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Electoral college for dummies

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posted on Nov, 14 2016 @ 04:50 PM
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a reply to: Malocchio

There are electors to my knowledge that have gone against the popular vote, but it is very rare and it hasn't altered the outcome. I can't provide a source for that right now so don't take my word for it. I'll try and find a source or you can look into it yourself.

edit on 14-11-2016 by ksiezyc because: Typo




posted on Nov, 14 2016 @ 04:57 PM
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a reply to: ksiezyc

Yeah don't trouble yourself, I believe you.



posted on Nov, 14 2016 @ 05:06 PM
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a reply to: Malocchio

No trouble.


On 22 occasions, 179 electors have not cast their votes for President or Vice President as prescribed by the legislature of the state they represented. Of those, 71 electors changed their votes because the candidate to whom they were pledged died before the electoral ballot (1872, 1912). Two electors chose to abstain from voting for any candidate (1812, 2000).[1] The remaining 106 were changed by the elector's personal interest, or perhaps by accident. Usually, the faithless electors act alone. An exception was the 1836 election, in which all 23 Virginia electors acted together. The 1836 election was the only occasion when faithless electors altered the outcome of the electoral college vote. The Democrat ticket won states with 170 of the 294 electoral votes, but the 23 Virginia electors abstained in the vote for Vice President, so the Democrat candidate, Richard Mentor Johnson, got only 147 (exactly half), and was not elected. However, Johnson was elected Vice President by the U.S. Senate.


en.wikipedia.org...
www.snopes.com...

I realize the sources may not be the greatest, but this is not a particularly controversial topic(the history of it anyways) and so they should suffice.



posted on Nov, 15 2016 @ 03:28 AM
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a reply to: ksiezyc

Thanks, very illuminating. I have witnessed people argue that the College is completely dependent upon the popular vote, I did not believe them.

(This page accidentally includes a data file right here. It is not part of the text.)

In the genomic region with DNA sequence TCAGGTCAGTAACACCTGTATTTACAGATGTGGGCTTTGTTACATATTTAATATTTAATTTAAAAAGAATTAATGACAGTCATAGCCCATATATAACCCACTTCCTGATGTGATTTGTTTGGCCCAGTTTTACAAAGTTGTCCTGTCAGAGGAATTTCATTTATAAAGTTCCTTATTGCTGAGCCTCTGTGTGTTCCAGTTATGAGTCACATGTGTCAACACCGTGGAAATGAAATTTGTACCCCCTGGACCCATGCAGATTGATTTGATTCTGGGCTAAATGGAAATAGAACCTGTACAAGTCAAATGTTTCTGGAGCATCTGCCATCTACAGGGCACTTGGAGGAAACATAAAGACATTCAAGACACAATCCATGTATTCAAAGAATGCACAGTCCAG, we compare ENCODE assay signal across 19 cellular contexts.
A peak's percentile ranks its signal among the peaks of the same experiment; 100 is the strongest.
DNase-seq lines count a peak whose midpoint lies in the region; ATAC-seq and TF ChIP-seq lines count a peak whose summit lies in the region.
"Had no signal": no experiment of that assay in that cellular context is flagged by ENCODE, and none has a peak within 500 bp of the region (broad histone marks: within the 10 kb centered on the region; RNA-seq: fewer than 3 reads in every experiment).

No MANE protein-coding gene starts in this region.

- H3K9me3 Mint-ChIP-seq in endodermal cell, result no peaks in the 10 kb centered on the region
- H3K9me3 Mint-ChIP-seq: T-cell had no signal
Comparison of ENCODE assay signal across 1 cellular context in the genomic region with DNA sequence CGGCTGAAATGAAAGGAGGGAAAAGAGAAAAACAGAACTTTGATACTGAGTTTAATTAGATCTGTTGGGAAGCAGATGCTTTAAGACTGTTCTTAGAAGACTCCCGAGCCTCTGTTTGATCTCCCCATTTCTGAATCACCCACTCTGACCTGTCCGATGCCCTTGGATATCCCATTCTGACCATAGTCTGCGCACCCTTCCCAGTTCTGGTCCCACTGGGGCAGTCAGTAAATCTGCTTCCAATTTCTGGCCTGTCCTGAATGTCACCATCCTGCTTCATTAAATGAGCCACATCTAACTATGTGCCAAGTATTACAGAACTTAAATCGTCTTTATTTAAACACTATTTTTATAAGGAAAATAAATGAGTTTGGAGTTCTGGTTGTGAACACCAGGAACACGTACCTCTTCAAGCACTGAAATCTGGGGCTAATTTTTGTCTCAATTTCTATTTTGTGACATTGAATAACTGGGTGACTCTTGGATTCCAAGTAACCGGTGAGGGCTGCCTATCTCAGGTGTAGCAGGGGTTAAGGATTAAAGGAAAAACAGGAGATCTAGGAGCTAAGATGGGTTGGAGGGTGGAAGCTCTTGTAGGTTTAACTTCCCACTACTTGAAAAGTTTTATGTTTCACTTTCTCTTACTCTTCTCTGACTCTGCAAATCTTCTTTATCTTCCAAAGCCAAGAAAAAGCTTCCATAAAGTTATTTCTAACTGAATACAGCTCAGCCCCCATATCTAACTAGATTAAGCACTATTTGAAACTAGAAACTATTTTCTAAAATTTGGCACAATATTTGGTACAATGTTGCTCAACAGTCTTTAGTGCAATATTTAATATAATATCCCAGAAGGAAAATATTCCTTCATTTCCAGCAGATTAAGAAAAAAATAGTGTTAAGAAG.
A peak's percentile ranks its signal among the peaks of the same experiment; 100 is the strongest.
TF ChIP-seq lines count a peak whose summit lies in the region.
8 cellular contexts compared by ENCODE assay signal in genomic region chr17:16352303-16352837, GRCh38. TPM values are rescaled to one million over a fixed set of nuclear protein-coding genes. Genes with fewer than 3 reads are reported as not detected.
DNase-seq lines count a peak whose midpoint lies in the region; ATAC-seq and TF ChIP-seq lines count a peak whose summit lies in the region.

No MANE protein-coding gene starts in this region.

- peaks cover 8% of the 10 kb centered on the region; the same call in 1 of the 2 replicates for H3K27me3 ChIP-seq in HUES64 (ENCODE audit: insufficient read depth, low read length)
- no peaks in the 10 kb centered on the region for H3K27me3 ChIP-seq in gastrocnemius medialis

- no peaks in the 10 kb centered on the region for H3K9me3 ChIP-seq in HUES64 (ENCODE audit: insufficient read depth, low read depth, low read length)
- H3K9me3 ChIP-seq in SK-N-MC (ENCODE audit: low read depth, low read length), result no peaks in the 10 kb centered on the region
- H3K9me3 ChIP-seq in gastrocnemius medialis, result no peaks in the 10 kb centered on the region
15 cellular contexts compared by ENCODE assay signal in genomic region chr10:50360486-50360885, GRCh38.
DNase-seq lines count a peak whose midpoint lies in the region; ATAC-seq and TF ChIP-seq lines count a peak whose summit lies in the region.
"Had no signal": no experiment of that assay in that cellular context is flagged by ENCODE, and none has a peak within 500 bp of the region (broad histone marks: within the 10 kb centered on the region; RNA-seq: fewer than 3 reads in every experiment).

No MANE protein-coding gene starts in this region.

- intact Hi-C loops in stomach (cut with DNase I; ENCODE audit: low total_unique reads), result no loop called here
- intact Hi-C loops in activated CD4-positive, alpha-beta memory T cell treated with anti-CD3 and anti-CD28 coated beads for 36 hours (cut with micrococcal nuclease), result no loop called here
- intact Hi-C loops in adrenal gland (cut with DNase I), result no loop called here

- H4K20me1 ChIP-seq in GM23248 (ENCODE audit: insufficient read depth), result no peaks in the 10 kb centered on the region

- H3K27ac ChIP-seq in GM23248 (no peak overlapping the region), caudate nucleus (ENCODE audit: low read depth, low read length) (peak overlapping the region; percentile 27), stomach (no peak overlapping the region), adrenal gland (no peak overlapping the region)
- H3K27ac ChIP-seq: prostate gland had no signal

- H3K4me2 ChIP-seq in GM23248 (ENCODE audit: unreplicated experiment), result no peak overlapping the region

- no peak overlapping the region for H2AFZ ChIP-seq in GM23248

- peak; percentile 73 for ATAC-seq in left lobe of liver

So thanks, it's good to know you are not wrong about something mysterious like the E.C.

And to know it hasn't been abused often.



posted on Nov, 15 2016 @ 03:33 AM
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a reply to: ksiezyc

That was exactly what they feared.



posted on Nov, 15 2016 @ 03:34 AM
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a reply to: Malocchio

It is, but it isn't.

Popular vote by each state. The national count means absolutely nothing.



posted on Nov, 15 2016 @ 03:49 AM
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a reply to: seagull

Even by state there are the faithless electors as more states lack laws enforcing popular rule onto the elector's vote.
May have misunderstood.
edit on 15-11-2016 by ksiezyc because: (no reason given)



posted on Nov, 15 2016 @ 03:58 AM
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a reply to: ksiezyc

Yes, but it really doesn't happen even remotely often enough to really matter.

Should it happen to such a point as to actually effect the outcome, you'll see blood in the street, and not necessarily metaphorically.

That is what is so scary about these idiots, and they're nothing less than idiots, advocating just that. Calling it the death of the Republic isn't too strong a thing to say.



posted on Nov, 15 2016 @ 04:02 AM
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a reply to: seagull

Agreed. People, in particular the young, do not understand the reasoning behind the existence of the electoral college and view it as a barrier from being a democracy and it is, but a constitutional republic based on democratic ideals is much preferable to a democracy that could turn into a tyranny.

I would not be surprised to find that there are petitions for electors to ignore the popular vote of some states. Understanding the election process and the reasoning should be necessary much in the same way gun safety is necessary to own a firearm.



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